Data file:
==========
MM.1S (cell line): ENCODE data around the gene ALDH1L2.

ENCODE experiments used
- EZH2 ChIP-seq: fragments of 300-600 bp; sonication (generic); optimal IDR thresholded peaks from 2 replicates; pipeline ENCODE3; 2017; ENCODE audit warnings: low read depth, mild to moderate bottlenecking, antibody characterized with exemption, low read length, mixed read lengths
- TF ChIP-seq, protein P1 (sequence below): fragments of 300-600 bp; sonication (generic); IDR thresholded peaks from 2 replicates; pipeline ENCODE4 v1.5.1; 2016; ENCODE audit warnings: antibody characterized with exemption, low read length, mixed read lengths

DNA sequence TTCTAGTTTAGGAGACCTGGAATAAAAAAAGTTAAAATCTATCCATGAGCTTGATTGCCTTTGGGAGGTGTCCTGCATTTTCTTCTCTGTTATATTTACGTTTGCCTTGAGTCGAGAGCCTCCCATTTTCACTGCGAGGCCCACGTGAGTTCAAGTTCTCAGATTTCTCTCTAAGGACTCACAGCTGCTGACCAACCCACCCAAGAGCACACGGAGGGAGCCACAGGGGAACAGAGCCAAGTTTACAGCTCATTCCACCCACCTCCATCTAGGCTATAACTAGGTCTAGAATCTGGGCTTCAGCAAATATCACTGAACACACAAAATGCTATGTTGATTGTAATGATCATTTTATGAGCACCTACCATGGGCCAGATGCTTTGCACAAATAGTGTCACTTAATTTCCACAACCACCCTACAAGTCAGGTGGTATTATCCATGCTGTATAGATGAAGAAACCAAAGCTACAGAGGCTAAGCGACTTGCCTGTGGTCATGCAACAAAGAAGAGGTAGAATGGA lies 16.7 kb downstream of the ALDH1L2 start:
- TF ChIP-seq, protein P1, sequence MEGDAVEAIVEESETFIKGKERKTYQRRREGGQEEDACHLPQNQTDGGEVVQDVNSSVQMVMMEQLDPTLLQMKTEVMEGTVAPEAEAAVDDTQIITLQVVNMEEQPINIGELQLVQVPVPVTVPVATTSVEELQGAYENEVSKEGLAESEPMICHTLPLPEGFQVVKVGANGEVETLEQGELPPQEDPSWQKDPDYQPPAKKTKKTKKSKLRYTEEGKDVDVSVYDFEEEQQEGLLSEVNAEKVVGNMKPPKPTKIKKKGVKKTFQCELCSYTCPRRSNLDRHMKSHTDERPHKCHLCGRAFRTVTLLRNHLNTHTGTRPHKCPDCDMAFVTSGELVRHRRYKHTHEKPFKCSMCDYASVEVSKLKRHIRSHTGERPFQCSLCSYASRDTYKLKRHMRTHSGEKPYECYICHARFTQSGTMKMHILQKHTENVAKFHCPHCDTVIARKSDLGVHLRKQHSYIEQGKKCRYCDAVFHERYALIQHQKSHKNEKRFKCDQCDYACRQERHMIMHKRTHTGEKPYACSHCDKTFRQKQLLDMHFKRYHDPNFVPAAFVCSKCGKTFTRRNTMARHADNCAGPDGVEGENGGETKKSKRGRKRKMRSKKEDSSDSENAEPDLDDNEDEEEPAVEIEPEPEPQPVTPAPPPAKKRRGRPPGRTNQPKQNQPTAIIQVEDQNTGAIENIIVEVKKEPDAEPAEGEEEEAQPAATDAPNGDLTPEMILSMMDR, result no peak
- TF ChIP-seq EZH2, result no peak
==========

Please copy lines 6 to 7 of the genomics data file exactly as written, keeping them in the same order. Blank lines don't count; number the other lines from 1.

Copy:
- TF ChIP-seq, protein P1, sequence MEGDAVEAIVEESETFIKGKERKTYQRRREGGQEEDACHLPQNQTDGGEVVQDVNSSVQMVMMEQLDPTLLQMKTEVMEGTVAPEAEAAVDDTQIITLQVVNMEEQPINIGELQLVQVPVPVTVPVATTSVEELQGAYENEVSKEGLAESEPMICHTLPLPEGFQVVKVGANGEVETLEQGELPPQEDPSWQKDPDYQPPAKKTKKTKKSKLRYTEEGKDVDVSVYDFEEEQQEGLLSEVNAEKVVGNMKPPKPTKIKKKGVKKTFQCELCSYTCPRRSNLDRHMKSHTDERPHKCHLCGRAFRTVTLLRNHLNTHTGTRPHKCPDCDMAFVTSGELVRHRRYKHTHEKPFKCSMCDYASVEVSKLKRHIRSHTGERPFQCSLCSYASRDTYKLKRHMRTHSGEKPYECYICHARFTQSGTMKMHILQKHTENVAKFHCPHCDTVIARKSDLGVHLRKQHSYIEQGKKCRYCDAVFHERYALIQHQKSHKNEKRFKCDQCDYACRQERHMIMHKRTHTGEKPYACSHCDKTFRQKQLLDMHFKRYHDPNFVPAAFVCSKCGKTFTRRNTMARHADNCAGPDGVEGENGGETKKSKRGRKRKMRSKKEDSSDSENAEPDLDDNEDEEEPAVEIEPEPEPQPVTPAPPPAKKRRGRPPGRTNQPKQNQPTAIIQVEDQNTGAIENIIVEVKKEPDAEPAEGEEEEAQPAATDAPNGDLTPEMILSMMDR, result no peak
- TF ChIP-seq EZH2, result no peak